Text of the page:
“Things are getting worse for artists. There’s no government money for them,” says Perenchio. “Without art, who are we?”
Her own connection as an artist spurred her to open the gallery, which features emerging and established artists. She has also created an atelier in the center of the space with easels for herself and other visiting painters. Perenchio has styled the gallery as a European salon, where the community can attend guest artist lectures.
Far from working alone, Perenchio gets a little help from her friends: co-founder Ann Moss and singer/songwriter/emerging artist Carole Bayer Sager, who serves as an invaluable advisor with an eye for discovering new artists.
Perenchio takes all the profits from the sale of paintings and donates them to the Hammer Projects, the Hammer Museum’s program that exhibits emerging artists. In its ten-year existence, the program has given 80 local and international artists significant U.S. museum exposure.
“I love what Margie and her friends Carole and Ann are doing at LA Art House. The idea of a gallery/studio/salon is one whose time has come…again! They’ve introduced a whole new wonderful layer to the art world of Los Angeles,” says Ann Philbin, director of the Hammer Museum. “And, of course, we are enormously grateful to them for supporting emerging artists in our Hammer Project series.”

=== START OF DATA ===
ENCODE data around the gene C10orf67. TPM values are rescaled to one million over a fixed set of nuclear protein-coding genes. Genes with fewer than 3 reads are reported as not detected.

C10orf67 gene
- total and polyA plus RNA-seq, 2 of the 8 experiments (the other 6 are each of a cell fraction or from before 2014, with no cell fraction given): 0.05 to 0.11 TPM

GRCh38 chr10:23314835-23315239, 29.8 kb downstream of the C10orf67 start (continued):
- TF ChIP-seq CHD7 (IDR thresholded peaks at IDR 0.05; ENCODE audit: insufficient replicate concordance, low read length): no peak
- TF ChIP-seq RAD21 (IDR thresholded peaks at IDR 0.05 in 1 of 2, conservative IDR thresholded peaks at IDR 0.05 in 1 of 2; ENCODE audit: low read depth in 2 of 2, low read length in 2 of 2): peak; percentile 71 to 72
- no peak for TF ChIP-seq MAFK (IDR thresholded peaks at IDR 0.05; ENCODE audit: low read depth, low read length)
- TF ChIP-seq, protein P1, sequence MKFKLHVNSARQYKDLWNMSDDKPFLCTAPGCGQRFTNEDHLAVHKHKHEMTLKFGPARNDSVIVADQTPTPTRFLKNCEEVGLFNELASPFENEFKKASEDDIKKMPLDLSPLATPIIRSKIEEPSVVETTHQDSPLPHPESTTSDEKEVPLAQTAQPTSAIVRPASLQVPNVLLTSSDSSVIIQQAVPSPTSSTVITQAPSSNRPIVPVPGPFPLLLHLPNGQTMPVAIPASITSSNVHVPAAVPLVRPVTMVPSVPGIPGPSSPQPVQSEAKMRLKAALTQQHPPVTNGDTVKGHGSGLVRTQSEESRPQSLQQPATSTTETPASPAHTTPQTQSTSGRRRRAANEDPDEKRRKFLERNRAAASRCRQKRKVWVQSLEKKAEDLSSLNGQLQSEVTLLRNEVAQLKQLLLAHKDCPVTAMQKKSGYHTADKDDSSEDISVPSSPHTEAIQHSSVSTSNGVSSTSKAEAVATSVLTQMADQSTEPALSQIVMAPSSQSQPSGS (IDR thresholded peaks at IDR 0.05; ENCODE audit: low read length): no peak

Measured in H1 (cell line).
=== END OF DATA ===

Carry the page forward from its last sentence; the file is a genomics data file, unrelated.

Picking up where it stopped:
A brief look at some recently featured work reveals the vigorous brushstrokes of Zhang Haiyang’s Anti Vice #2, where an anguished girl is shown with her head bowed. Viewers can’t see her face; she’s anonymous except for her pain. On another wall, Taylor Montague’s Absent, Present pulls viewers into a serene architectural setting, where all the textures, including the wooden floors and furniture, upholstered sofa and chair, and the glass and brass fixtures, mingle harmoniously together.
The figure in Zhang Peng’s Si Si peers out seductively with huge, gothic eyes, scarlet lips and a lacey negligee but looks to be no more than nine. The subject of Robin F. Williams’ Neck Piece is a boy sporting a costume with an intriguing collar made of three tiger masks. But is he going to a party or to his execution?
It’s not uncommon to see Perenchio supporters like Academy Award-winning director James L. Brooks, LACMA Director Michael Govan, philanthropist Eli Broad, and an array of top celebrities mixing at an opening. The excitement is indeed contagious.
LA Art House photo by Sue Ganz/Courtesy of LA Art House.